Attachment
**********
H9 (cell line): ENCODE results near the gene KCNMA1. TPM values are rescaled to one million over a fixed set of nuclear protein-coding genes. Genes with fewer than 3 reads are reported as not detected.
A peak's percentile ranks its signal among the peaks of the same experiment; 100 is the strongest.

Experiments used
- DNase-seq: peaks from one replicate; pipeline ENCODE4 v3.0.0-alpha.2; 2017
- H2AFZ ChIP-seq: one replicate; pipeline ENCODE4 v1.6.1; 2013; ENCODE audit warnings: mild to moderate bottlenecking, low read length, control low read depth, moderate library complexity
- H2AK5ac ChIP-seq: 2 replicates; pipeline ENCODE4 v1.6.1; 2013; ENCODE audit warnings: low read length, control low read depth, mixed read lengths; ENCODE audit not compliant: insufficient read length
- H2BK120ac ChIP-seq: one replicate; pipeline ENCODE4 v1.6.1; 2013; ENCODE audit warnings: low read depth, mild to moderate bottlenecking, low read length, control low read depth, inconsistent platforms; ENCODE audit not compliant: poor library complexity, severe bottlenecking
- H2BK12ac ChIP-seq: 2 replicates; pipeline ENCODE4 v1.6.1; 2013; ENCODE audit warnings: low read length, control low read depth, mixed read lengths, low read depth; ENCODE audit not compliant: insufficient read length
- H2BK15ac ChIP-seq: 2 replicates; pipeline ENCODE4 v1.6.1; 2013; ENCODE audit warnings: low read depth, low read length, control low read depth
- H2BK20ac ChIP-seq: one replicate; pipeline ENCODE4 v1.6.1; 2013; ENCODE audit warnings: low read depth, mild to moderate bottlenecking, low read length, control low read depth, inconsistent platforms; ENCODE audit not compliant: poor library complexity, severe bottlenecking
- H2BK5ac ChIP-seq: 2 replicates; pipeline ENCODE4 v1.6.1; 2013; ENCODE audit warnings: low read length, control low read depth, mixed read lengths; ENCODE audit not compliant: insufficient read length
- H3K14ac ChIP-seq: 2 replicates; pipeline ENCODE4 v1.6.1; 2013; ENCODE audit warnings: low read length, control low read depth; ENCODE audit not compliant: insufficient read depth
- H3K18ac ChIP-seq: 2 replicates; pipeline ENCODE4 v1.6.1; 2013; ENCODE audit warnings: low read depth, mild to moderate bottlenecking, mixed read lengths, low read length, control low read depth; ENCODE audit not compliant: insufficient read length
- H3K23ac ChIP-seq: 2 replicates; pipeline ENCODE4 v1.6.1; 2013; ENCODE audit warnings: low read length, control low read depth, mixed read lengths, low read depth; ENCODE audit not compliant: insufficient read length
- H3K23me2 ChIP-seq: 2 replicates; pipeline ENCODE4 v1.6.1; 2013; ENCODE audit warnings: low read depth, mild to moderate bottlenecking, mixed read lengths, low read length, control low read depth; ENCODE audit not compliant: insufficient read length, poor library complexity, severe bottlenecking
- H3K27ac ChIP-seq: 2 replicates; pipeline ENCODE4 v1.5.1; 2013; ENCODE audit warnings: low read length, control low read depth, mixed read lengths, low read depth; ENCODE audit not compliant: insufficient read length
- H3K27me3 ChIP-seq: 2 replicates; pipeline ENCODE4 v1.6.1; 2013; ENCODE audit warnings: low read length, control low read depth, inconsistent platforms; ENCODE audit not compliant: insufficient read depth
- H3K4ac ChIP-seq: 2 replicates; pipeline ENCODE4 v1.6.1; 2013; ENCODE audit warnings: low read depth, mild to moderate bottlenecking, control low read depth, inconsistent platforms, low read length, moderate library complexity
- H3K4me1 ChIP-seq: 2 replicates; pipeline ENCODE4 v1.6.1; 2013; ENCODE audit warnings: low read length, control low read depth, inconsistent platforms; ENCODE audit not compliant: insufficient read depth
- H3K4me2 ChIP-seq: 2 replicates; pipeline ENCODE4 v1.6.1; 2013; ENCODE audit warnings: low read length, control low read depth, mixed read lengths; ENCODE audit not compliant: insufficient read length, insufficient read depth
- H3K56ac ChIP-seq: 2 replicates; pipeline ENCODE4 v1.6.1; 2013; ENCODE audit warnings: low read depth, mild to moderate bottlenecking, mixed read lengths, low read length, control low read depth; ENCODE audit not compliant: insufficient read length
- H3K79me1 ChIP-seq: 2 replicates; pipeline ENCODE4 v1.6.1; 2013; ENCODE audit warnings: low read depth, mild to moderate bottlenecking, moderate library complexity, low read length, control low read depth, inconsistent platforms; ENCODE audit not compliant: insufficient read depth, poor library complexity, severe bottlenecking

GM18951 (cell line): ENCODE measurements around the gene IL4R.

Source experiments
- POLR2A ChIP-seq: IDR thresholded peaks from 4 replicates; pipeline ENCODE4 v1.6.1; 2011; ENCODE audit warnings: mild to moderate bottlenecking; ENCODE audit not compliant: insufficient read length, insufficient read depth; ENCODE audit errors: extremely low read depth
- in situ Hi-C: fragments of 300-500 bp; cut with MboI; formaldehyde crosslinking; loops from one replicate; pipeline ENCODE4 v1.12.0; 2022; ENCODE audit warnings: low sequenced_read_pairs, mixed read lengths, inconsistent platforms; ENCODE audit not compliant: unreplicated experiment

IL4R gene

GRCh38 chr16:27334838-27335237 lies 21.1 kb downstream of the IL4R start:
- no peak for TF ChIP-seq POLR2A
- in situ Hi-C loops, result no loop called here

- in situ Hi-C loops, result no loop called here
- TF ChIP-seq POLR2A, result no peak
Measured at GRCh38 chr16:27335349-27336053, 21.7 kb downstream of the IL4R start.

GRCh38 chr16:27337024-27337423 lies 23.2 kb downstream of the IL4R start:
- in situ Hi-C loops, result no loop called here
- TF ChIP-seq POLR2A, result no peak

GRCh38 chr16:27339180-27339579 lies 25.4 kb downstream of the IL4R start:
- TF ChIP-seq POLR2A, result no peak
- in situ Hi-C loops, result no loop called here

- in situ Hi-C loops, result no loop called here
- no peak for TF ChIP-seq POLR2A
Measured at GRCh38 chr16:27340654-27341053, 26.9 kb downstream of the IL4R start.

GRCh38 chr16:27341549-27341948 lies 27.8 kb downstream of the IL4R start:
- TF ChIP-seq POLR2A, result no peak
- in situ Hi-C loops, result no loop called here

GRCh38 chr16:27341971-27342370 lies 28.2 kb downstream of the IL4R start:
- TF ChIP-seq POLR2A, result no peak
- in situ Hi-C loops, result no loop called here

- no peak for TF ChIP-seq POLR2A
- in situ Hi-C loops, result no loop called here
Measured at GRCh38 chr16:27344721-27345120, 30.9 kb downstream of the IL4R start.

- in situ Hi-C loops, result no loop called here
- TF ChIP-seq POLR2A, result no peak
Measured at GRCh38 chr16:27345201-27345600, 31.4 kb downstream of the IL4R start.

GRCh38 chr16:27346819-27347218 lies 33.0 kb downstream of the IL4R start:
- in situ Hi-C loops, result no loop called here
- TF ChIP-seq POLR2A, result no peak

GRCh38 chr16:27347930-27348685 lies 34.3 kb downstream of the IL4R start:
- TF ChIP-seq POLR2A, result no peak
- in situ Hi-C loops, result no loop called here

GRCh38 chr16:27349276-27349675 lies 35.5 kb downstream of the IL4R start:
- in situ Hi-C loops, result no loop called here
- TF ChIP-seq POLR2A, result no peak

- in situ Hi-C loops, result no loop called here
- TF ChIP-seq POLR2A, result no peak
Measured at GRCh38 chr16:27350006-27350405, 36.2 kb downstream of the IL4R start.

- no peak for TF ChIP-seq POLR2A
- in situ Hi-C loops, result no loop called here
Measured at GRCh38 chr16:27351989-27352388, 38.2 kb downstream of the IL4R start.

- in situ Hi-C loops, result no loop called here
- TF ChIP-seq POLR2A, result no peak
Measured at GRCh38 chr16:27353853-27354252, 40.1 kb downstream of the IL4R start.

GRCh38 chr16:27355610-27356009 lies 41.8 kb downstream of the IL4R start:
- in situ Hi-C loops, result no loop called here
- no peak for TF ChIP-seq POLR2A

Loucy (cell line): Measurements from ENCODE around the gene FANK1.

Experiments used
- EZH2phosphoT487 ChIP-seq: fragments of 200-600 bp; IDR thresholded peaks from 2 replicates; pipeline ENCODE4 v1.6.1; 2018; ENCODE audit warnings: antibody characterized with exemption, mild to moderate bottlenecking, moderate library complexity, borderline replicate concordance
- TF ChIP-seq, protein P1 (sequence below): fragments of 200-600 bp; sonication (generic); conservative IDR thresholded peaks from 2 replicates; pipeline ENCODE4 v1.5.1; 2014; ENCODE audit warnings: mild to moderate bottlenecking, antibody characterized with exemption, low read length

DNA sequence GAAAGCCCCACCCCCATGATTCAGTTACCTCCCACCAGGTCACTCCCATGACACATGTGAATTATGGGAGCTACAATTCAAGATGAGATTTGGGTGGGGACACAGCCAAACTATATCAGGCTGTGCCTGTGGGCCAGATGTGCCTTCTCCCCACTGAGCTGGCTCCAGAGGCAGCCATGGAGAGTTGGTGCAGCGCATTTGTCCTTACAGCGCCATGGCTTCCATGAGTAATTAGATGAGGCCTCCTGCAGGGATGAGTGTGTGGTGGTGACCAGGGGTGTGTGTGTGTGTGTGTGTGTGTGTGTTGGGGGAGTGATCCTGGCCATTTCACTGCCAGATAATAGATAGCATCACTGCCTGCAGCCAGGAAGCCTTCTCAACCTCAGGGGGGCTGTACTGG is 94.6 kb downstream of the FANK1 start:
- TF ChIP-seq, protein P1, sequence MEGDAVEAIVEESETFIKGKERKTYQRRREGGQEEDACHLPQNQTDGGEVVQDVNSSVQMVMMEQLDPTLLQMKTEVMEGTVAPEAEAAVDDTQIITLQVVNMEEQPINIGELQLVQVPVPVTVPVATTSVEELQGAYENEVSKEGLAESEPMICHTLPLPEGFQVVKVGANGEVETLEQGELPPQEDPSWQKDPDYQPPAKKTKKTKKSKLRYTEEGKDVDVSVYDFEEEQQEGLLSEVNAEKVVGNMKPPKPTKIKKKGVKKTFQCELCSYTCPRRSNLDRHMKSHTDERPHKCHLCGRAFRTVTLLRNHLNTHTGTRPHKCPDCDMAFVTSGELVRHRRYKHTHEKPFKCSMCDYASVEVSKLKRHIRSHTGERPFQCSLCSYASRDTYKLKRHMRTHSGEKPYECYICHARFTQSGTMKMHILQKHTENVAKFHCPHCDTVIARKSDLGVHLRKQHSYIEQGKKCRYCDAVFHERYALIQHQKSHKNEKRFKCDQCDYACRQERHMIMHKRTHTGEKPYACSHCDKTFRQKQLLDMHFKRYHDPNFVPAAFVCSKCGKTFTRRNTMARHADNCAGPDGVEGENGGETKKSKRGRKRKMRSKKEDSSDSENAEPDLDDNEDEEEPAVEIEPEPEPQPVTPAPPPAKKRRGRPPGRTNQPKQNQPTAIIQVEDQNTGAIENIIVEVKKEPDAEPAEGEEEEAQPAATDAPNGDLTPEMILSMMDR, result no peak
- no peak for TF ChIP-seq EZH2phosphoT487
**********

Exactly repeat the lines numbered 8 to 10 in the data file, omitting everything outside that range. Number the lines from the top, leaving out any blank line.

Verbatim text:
- H2BK12ac ChIP-seq: 2 replicates; pipeline ENCODE4 v1.6.1; 2013; ENCODE audit warnings: low read length, control low read depth, mixed read lengths, low read depth; ENCODE audit not compliant: insufficient read length
- H2BK15ac ChIP-seq: 2 replicates; pipeline ENCODE4 v1.6.1; 2013; ENCODE audit warnings: low read depth, low read length, control low read depth
- H2BK20ac ChIP-seq: one replicate; pipeline ENCODE4 v1.6.1; 2013; ENCODE audit warnings: low read depth, mild to moderate bottlenecking, low read length, control low read depth, inconsistent platforms; ENCODE audit not compliant: poor library complexity, severe bottlenecking